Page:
Linear walk from Little Dewchurch through rich red sandstone country to one of Herefordshire’s finest Victorian churches at Hoarwithy. The walk passes through King’s Caple to the Wye at Sellack Bridge and onward to Upper Grove Common and finally across fields to Peterstow. Mostly on paths with some country lanes.
Calculated time is computed with the distance, the height difference, and an average speed of 2.2 mph. For an intermediate walker, this time includes small breaks.
(D) From bus shelter, turn right following the footpath sign on a track alongside a field. After a few yards, cut away from the track to follow a path, slightly left, across the large field. Cross a stile to go over a track, then bear right to a field corner. Now turn left to follow the hedge and stream on your right, but only part way down, as you take the well worn path left to a stile. Cross this and head slightly right to a stile in the top right corner. Go over it and keep ahead in the pasture where there are superb views across to May Hill (left), ahead for the Forest of Dean and on the right the Garway Hills.
(1) Climb over the next stile and head slightly left alongside the hedgerow to reach a stile in the bottom corner of the pasture. Keep left alongside a hedge but in about 50 yards go left up steps and cross a stile into the next field. Turn right to walk down a green path to the bottom corner. Cross a stile and follow the hedge on the right to a barred gate. Go through this to a road.
(2) Keep ahead to a junction where you turn left to pass by Prothither Farm in the valley of the Wriggles Brook which looks small but once powered several mills. Walk down the road, but keep a look out for a footpath on the left, opposite a barred gate. Go left here, through a metal barred gate but, before a second gate, go right over a stile and climb steeply up a bank to cross a bridleway by way of stiles and steps.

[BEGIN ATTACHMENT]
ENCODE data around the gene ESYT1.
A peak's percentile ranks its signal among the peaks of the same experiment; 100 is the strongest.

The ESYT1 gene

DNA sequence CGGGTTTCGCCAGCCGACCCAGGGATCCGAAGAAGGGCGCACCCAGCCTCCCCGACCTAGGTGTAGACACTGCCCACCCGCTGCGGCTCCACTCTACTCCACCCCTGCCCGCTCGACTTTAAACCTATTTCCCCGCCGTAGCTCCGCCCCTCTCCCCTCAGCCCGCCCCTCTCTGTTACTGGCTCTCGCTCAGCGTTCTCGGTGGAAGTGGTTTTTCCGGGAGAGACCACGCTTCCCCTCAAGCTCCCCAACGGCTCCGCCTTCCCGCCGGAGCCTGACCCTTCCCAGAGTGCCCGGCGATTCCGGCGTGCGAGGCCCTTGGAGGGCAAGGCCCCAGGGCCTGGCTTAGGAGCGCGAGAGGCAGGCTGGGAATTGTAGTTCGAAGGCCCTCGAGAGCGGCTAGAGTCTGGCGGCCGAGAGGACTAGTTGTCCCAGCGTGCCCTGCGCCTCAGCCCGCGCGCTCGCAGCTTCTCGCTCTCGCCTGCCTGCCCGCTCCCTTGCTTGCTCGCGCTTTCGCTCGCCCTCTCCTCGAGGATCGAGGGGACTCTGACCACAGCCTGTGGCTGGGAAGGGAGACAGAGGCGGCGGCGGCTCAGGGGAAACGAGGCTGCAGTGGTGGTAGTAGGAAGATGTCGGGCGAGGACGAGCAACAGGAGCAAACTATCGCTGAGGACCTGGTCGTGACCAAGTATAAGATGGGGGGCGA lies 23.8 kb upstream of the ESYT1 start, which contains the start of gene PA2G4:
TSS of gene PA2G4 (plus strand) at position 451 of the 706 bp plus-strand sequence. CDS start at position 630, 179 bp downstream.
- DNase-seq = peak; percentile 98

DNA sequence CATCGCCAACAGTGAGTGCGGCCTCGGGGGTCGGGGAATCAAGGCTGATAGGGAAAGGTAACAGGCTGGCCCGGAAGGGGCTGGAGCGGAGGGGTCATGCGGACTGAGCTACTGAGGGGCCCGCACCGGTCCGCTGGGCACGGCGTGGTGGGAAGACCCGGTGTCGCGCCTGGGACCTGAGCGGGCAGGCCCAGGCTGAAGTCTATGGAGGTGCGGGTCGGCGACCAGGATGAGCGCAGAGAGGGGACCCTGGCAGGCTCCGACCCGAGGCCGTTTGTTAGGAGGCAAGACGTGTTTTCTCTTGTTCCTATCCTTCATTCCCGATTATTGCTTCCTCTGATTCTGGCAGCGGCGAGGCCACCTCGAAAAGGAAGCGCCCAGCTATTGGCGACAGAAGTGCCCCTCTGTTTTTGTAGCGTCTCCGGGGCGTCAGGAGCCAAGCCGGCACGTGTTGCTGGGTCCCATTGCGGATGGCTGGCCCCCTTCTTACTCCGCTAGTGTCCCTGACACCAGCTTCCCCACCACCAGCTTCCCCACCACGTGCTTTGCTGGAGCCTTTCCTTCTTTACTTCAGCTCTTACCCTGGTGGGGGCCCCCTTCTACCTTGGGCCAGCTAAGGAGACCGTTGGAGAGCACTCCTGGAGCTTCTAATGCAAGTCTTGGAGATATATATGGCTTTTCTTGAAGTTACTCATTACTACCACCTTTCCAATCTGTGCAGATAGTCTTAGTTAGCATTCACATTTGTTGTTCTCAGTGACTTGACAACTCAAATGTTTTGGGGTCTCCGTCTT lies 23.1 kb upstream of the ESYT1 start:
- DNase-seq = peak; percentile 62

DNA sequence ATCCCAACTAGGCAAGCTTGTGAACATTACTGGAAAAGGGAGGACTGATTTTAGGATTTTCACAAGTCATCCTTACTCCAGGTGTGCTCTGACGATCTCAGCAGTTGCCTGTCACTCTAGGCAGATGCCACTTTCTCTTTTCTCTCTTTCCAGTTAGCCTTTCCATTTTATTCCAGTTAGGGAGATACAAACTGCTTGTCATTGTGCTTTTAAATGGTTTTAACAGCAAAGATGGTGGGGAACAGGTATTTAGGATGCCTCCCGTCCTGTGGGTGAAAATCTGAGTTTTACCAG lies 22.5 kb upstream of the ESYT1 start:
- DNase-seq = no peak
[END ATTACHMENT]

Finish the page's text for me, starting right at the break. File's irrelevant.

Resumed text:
(3) The path now proceeds along the top of the hillside through rough ground; you’ll see the beautiful bow top gipsy wagons by the stream below (Wriggles Brook Gypsy B&B). Ignore the left turning and cross the stile ahead into a pasture. You’ll see the tower of St Catherine’s Church at Hoarwithy so you are not far off now. Keep ahead to pass by Upper Barn, on the left, and onwards through two kissing gates to reach a track down to a road. Go right to descend into the village. The steps leading to St Catherine’s Church are on the right and it really is worth a visit. Keep ahead to the New Harp Inn where there the bus stops.
(4) From the New Harp Inn turn right to retrace your steps to a road junction again but now keep right and at the second junction ahead to the Hoarwithy Bridge, guarded by an old toll house. This crossing point was known in earlier times as the Hoarwithy Passage; see Trackway to Turnpike... The Old Roads of South Herefordshire by local author, Heather Hurley, for a more detailed story.
(5) Once over, go right along a green track through bushes. This gives out onto a lane; keep ahead here. It rises up to King’s Caple Church; the 14th century spire is a landmark for miles around. Opposite stands the castle tump, thought to have been built by the Normans not long after the Conquest in 1066.
(6) Pass by the Georgian King’s Caple Court and keep ahead at the crossroads by the old Sunday school. Beyond the primary school, look for a path on the right by High House. A green way between hedges leads to two barred gates and then gives out into an orchard. Keep to the right of a gateway ahead, then cross a stile. Enter a large field and head slightly right towards Sellack Church, seen in the distance. On reaching the hedge go left down to a stile and road. Turn right for Sellack Boat and when the road bends right, go left to Sellack Bridge. However, Shieldbrook Sculpture Park is to the right but opening times are limited: see
(7) Sellack Bridge was built in 1895 mainly at the instigation of the Reverend Augustin Ley who needed to attend Sellack Church and King’s Caple Church. He and the ferryman did not get on that well and the clergyman pressed the case for a more permanent crossing and this fine bridge was the result. Proceed ahead over the bridge and water meadows to the church. There’s a stile there by a gate which leads to a lane. Go left to pass the fine sandstone church dedicated to St Tysilio, the only one in England, and with many fine interior features.